OM is influenced by both environmental and host factors, and studies have investigated its prevalence in specific populations. The prevalence of OM confirmed either by inspection or mycological examination was investigated in specific populations, such as farmers, soldiers, psychiatric inpatients, and athletes. In addition, studies regarding occupations, such as sailors and navy cadets, with frequent exposure to water, which is considered a risk factor for OM, have also been conducted. This study is significant in that the subjects were district-based in addition to the relatively homogenous characteristics in the occupations. The prevalence of OM in individuals living in fishing villages located on two small islands in Korea is considered high. The prevalence of clinically diagnosed OM was 74.4%, and that of mycologically confirmed OM was 53.5%. These were much higher than those of other specific population groups: 16.0% in athletes, 17.7% in farmers, and 24.3% in psychiatric inpatients. In addition, the prevalence of OM among navy cadets was lower than our results. Identifying the number of actual residents was difficult. However, even with the number of administratively registered personnel (247 in two islands) that heavily outnumbered the actual target, the point prevalence was 13.0%, which was much higher than that in the general population in Korea (3.48~3.65%).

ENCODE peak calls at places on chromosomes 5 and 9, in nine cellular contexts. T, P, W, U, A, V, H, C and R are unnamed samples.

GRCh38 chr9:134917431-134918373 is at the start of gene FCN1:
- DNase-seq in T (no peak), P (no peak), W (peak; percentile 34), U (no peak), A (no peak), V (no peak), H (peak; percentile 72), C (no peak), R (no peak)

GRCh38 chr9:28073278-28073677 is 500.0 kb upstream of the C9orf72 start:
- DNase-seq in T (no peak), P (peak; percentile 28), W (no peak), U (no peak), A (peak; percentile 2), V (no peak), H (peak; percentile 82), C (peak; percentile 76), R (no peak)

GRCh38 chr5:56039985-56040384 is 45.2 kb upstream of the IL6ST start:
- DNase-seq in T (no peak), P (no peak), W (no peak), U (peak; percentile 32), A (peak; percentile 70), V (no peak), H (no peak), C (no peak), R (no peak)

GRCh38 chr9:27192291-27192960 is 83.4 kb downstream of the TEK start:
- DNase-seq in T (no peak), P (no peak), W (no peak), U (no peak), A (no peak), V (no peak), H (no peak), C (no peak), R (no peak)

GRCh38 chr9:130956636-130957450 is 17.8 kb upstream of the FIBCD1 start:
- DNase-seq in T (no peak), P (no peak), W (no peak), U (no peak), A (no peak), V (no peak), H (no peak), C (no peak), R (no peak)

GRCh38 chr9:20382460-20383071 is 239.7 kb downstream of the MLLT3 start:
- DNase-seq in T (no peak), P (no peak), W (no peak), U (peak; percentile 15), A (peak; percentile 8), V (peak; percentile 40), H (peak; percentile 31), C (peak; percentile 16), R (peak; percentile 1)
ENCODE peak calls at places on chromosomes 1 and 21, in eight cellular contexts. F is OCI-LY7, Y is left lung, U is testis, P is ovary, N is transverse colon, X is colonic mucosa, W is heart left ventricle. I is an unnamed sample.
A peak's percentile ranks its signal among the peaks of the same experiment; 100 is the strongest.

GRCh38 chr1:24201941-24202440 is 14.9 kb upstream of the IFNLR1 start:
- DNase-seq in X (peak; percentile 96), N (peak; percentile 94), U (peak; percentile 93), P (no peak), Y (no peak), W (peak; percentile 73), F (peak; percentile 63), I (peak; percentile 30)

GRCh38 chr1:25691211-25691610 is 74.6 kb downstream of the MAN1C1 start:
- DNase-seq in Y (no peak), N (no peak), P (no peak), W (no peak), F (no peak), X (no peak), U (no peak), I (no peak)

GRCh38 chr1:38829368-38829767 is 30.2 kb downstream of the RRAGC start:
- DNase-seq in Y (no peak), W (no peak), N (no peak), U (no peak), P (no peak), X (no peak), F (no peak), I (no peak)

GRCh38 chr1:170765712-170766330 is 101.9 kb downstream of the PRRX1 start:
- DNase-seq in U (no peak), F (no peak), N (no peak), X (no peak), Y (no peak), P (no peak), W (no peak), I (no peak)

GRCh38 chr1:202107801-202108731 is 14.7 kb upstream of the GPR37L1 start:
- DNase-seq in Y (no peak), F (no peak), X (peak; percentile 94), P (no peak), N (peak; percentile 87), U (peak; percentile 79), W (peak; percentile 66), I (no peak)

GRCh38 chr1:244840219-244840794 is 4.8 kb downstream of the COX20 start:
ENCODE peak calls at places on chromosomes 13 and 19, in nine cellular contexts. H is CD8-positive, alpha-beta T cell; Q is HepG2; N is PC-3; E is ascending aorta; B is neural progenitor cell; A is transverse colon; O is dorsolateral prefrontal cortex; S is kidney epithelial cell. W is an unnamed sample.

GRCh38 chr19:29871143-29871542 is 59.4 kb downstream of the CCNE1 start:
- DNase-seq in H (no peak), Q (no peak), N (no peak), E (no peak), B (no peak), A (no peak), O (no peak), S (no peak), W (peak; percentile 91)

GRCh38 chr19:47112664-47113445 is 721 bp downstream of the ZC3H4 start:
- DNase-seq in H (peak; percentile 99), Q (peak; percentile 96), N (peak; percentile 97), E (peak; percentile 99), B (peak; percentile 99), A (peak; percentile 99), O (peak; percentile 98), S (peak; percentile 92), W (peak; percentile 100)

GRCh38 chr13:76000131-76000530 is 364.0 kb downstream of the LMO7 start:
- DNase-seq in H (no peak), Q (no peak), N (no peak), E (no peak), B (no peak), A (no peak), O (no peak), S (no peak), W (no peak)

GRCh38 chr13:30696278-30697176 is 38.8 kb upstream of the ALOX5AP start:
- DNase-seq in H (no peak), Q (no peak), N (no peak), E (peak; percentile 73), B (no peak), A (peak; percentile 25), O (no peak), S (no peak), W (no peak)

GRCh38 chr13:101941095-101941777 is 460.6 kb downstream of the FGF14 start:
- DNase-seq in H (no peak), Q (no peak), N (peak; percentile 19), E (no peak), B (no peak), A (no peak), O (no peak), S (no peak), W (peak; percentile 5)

Furthermore, this study revealed that the degree of severity based on the number of involved nails and the percentage of the involved area was higher than that reported by a previous study involving the general population. In 62.5% of the study subjects, three or more nails were involved, whereas in 52.4% of the general population with OM, 1~2 nails were involved. The percentage of subjects with an involvement of more than 75% was higher in this study (40.6%) than that in the general population (32.5%). In addition, the rates of TDO (12.5% vs. 9.2~10.0%) and concomitant involvement of both the fingernail and toenail (12.5% vs. 3.4%) were higher in this study than those in the general population. Regarding the identified fungal strains, T. rubrum was the most common, followed by Trichophyton and Candida species, which was similar to the results reported by studies involving the general population.